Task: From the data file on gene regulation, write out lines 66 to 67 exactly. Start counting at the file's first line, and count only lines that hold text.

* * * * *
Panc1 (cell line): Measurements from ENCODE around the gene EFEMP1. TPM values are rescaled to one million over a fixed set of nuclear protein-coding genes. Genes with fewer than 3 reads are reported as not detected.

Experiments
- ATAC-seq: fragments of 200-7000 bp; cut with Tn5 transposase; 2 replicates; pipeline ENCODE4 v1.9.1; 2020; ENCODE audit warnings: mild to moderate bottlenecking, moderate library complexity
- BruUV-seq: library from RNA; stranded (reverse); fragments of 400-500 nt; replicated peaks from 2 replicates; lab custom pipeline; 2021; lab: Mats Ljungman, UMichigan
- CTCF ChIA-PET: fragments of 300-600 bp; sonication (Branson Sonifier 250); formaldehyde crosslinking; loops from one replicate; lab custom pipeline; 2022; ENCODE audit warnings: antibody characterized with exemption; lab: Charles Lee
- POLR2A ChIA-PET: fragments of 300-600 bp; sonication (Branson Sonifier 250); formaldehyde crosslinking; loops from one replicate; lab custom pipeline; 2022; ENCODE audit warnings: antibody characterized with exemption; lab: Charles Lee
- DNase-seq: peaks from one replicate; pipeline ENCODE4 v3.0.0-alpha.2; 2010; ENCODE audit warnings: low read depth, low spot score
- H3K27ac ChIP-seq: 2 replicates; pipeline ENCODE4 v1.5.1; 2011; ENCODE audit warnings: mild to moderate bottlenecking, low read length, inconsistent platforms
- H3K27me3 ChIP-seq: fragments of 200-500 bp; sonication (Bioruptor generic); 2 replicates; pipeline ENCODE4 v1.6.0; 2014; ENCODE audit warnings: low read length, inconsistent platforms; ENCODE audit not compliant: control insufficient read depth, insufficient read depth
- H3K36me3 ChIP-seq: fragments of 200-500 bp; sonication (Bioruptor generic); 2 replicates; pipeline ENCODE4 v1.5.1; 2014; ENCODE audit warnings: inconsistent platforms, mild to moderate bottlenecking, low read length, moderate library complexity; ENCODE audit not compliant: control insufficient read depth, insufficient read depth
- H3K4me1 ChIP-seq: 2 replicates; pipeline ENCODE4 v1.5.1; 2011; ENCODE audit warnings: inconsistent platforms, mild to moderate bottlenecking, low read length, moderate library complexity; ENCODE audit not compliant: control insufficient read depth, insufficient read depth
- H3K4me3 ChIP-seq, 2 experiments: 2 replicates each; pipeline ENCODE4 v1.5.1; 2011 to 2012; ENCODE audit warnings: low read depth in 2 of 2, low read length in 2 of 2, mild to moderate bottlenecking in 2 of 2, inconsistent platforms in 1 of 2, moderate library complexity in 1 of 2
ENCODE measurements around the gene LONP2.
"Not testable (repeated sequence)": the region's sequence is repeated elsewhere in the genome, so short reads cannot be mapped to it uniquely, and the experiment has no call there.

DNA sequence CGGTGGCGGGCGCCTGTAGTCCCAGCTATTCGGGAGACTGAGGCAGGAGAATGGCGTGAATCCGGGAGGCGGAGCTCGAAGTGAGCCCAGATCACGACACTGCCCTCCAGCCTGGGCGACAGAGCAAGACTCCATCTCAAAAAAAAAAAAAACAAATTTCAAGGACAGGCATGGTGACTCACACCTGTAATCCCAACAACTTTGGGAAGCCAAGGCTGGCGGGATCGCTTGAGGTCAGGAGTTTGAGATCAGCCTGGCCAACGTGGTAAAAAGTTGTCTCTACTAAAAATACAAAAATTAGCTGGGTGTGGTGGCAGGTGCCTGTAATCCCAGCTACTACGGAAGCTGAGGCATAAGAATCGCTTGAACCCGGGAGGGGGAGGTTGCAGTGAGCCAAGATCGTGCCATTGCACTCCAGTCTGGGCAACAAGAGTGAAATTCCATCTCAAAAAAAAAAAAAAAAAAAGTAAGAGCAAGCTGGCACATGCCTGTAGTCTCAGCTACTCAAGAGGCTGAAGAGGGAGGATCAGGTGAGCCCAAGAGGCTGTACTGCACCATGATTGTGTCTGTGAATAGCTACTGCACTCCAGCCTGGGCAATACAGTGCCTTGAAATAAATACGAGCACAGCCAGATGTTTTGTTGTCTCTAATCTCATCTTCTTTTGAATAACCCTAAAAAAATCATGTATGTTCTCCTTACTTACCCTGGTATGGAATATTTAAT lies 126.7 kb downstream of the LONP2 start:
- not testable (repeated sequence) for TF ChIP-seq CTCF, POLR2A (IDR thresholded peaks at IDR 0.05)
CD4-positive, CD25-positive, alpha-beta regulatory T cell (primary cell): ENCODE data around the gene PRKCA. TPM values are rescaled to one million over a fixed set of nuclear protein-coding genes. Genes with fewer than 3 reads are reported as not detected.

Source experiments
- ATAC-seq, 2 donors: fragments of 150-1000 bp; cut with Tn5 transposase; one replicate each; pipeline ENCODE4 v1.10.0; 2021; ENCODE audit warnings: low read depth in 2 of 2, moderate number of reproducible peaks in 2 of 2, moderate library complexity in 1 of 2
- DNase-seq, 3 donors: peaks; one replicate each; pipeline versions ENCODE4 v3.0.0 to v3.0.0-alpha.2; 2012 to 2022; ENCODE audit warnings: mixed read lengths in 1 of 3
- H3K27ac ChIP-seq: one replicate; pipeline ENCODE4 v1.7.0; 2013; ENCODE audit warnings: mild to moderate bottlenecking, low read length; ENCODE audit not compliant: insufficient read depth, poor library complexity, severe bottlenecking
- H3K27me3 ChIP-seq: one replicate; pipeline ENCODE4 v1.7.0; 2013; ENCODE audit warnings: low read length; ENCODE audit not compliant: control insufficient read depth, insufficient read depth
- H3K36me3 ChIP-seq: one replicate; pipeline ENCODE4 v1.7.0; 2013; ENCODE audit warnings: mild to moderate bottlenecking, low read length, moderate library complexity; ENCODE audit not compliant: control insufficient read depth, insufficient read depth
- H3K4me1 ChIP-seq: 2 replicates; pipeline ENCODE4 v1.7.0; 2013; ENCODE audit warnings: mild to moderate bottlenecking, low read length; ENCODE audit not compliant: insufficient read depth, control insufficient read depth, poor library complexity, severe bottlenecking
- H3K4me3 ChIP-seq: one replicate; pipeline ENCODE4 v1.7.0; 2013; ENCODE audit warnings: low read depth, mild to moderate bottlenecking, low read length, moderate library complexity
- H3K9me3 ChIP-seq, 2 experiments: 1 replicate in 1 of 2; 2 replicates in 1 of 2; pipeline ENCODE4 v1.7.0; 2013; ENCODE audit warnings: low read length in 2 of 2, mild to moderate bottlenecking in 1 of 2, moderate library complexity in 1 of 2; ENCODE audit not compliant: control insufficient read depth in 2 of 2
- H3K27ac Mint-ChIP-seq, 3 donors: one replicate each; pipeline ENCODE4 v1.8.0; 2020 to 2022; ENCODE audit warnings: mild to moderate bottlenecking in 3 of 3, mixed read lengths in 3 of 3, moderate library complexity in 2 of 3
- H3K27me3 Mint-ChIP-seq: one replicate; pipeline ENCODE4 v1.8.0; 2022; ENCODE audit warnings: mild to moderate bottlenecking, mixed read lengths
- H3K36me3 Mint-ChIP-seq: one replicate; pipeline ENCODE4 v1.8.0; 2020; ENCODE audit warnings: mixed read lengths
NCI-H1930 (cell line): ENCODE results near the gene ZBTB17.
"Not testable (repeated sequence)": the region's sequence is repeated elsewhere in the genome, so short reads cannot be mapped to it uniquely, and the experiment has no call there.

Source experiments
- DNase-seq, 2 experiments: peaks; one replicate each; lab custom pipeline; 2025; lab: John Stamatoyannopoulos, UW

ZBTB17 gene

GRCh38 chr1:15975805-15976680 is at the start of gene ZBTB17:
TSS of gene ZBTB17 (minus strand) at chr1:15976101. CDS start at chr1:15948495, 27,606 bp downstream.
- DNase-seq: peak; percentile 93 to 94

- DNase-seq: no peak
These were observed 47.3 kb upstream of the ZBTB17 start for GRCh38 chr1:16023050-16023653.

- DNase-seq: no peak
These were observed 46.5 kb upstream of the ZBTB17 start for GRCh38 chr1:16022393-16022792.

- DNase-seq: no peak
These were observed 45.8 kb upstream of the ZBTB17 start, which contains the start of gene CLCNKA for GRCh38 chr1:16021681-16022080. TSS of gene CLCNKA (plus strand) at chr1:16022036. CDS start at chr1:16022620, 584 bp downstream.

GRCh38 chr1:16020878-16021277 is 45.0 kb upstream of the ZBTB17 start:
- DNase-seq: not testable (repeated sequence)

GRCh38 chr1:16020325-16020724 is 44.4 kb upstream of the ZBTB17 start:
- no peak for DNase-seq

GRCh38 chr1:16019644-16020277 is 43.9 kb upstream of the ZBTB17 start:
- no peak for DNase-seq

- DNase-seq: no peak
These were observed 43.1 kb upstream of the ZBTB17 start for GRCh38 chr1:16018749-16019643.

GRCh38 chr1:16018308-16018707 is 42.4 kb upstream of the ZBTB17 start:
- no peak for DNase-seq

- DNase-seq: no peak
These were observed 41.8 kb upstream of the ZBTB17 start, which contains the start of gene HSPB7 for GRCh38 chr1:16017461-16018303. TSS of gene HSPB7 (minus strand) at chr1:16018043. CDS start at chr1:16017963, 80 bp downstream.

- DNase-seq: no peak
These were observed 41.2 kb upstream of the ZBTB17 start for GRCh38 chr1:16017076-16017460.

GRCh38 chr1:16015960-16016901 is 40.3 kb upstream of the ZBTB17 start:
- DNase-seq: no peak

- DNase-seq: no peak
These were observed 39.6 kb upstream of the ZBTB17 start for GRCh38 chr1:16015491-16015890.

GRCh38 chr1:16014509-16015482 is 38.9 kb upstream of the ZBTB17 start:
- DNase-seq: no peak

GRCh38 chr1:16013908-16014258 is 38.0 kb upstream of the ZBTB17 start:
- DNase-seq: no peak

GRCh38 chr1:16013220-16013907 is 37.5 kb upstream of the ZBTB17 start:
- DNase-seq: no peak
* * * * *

GRCh38 chr1:16013220-16013907 is 37.5 kb upstream of the ZBTB17 start:
- DNase-seq: no peak